I have a new feature in the September issue of Fast Company which connects with DIY U. I was interested in the idea that TED is creating an education brand that is both OPEN and ELITE.

There are several obvious objections to the Harvard comparison:
-TED doesn’t grant degrees.
However, after speaking to many speakers, attendees, and TED fellows, I feel that association with the big TED conference, in person can confer some of the same benefits as an elite degree. Many participants talked about “having TED on a resume.”
There’s a potential wrinkle here in that the TEDx phenomenon dilutes the brand, not for TED itself but for participants. I spoke to one fellow who was plucked from obscurity to do a TED talk a couple of years ago and while it had great effects on his career, he says that these days when he says he’s done a TED talk people say, “Oh, TED New York? TED DC?” and he has to say, no, the REAL TED.
-TED doesn’t directly sponsor serious research or scholarship. No labs, no libraries.
However, it does connect scholars with donors, directly expanding the resources available for their work; and it gets them massive exposure, indirectly expanding the public’s support for this work. This hinges on the scholars’ ability to make their work vivid and meaningful to laypeople in an 18 minute speech. Should we ask any less of our best and brightest? Is this too trivial a task for a Nobel Prize winner? It shouldn’t be the only way we get resources to researchers because there is important work being done that’s too complicated and boring to be sold in this way, but it’s not a bad question to ask of them.
-TED doesn’t provide LEARNING but simply provides LECTURES.
This is true. Lectures=content and as David Wiley reminds us, content=infrastructure. It’s what you do on top of the infrastructure that counts–the conversations around, before, behind, and online. TED has done a lot to promote and facilitate that, especially by allowing people to adopt the TED structure.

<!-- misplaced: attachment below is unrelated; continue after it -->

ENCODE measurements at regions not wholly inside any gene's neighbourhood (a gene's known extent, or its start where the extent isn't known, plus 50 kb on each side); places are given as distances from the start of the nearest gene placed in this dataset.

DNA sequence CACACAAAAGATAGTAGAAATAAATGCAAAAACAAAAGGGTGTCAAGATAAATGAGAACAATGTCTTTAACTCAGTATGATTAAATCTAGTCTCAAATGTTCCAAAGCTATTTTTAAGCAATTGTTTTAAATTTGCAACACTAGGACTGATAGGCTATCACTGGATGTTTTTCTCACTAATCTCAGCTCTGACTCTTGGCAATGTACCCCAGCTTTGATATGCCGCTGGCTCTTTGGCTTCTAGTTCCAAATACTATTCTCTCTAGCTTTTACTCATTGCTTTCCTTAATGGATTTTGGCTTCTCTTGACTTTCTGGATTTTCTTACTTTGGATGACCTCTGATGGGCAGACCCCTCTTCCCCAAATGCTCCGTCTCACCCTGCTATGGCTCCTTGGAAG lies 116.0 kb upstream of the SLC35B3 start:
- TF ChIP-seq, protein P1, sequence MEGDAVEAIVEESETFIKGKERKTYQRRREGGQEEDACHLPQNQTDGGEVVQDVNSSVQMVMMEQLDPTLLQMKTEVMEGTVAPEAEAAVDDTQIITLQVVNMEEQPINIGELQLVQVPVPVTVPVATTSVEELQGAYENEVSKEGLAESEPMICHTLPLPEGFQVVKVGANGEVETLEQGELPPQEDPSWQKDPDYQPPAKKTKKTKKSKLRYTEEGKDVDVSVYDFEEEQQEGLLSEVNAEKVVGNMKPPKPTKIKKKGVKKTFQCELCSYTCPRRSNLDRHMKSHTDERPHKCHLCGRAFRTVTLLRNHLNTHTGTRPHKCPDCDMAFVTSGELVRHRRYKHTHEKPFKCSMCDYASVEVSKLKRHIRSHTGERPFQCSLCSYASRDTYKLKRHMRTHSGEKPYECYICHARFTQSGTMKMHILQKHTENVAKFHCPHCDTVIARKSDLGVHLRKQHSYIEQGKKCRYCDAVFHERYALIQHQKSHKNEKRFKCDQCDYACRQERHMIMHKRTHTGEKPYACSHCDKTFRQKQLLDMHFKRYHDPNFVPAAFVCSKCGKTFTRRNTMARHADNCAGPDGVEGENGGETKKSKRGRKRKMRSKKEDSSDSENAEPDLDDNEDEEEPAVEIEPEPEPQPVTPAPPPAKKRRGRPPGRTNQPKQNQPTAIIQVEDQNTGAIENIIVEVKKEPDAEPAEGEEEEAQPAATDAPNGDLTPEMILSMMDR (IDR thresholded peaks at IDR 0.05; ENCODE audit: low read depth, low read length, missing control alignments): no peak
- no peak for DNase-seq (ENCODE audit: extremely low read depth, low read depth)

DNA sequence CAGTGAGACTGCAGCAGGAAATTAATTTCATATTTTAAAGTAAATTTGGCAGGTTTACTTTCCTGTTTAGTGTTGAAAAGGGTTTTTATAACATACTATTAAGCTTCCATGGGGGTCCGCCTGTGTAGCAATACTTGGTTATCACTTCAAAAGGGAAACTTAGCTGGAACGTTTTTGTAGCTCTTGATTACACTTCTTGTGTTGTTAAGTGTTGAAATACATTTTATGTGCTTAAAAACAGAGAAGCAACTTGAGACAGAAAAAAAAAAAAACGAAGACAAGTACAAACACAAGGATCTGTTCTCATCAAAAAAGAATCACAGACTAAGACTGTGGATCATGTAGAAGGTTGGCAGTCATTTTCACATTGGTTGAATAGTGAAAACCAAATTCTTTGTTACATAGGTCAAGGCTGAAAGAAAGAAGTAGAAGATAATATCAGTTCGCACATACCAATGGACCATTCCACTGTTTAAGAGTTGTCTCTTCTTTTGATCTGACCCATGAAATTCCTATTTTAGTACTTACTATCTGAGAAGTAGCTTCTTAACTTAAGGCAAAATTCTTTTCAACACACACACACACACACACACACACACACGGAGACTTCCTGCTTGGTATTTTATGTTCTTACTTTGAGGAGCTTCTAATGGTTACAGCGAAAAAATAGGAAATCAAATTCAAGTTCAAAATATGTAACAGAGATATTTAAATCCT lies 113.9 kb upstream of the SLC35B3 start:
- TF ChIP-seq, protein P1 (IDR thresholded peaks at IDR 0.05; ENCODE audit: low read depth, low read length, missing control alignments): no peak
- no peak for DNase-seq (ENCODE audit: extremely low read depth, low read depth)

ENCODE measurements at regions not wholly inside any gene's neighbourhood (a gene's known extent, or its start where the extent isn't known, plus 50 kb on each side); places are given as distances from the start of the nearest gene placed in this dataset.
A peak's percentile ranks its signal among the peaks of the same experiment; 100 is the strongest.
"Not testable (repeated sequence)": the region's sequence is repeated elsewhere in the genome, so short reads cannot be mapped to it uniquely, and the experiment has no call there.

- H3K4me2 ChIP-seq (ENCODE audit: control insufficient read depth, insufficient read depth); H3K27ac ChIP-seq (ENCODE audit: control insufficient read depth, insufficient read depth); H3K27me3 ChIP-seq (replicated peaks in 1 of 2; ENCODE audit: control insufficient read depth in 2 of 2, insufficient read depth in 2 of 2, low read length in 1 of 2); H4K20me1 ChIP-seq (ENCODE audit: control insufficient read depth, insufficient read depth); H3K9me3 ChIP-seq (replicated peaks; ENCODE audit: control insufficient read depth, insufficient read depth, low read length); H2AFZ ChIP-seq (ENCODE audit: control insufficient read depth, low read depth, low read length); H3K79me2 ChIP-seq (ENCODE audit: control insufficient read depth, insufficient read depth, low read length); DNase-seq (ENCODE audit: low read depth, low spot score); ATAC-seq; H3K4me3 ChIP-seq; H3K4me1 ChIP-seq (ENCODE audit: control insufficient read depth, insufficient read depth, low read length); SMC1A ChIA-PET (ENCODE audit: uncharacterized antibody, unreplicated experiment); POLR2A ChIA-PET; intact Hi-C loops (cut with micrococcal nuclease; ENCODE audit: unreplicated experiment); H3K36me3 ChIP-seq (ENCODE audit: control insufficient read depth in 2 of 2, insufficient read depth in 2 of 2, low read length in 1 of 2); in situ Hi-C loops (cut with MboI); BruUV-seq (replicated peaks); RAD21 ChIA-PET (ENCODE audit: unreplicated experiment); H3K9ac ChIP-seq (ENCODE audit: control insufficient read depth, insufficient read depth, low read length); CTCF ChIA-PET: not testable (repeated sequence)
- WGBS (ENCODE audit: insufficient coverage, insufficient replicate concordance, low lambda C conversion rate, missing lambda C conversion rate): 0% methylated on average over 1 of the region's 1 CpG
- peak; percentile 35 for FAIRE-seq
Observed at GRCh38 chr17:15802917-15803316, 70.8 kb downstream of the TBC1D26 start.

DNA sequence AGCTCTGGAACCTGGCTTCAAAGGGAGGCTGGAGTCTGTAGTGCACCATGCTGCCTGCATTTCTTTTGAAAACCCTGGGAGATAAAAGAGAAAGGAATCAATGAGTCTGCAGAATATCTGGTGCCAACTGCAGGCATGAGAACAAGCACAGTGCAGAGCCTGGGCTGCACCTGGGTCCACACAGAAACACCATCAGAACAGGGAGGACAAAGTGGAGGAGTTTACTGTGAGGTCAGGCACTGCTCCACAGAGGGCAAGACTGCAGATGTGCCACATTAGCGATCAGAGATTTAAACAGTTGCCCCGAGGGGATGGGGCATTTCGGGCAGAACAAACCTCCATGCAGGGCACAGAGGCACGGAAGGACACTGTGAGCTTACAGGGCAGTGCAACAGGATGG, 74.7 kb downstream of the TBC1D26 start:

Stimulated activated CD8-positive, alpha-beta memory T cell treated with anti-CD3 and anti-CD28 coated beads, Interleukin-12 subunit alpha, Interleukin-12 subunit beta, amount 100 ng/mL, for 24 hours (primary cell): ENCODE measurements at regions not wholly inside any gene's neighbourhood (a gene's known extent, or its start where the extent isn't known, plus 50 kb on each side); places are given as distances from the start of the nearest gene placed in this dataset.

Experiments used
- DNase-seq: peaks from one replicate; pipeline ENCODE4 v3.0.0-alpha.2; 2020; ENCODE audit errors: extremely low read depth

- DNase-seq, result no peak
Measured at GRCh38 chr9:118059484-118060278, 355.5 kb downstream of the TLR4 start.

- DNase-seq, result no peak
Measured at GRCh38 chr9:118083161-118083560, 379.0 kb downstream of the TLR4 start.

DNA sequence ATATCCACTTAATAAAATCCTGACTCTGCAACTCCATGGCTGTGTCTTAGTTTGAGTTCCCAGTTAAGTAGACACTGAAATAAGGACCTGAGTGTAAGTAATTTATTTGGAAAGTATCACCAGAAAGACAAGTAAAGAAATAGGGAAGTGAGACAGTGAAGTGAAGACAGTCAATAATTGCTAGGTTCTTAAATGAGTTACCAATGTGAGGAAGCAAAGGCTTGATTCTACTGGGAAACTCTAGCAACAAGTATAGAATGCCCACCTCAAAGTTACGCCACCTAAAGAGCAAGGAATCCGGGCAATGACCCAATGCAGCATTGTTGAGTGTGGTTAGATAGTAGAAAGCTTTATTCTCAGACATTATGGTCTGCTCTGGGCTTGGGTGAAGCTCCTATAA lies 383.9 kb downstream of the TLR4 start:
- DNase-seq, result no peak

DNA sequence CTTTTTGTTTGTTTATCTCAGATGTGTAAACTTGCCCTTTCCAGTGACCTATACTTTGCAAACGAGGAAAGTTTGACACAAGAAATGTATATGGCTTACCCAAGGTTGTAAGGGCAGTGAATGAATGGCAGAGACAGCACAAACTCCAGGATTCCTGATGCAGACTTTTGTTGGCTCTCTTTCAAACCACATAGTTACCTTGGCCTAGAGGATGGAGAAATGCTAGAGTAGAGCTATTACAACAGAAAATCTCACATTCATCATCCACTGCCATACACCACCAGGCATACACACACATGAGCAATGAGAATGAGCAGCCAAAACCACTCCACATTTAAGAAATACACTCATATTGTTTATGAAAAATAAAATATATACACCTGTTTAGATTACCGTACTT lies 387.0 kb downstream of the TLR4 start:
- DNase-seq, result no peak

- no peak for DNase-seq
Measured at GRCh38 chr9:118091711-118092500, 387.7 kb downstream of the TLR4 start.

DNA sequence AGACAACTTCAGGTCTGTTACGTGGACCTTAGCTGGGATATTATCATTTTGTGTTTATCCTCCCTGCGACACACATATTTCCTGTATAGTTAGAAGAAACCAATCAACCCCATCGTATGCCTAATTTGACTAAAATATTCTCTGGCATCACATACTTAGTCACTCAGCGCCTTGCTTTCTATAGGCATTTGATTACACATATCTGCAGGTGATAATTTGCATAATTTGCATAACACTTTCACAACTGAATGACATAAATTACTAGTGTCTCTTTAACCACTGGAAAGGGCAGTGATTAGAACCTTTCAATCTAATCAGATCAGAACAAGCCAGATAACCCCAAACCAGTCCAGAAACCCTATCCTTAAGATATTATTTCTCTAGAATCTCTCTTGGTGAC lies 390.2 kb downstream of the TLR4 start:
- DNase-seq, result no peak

-TED doesn’t pay its faculty!
Hrm. Yes, this is a bit of a problem. Do we want all of the world’s professors to have to operate as intellectual entrepreneurs, pandering for donations or shilling some (ahem) crappy book or another? No! Is there room for a class of really, really good lecturers who make their living in such a way, using free lectures as loss-leaders for the paid in-person appearances? Yes. Charles Dickens, Einstein, and Ralph Waldo Emerson are among many thinkers who did not count themselves superior to conducting public lecture tours as a means of supplementing their income.

I’m interested to see what my ed-tech people feel was strong and what was missing from this account.

One Response to “New Piece in Fast Company: Is TED the New Harvard?”

  1. Melissa says:

    Is TED the new Harvard? No, but it should be.

    Unfortunately, there is a traditional stigma regarding formal education and the perceived value that the framed piece of parchment paper holds. And the college with an unrivaled reputation that amasses the best brainpower perpetuates the notion that no other educational source can parallel it.

    What hasn’t quite fallen into the norms of effective learning is exactly what TED provides it’s audience. It’s the folks in the trenches, the innovators and the free-thinkers who are willing to expound their knowledge and experience on the very people who are eager to go out and implement parts of the lecture into their lives.

    Until change occurs, even in those most resistant, traditional perceptions will remain.


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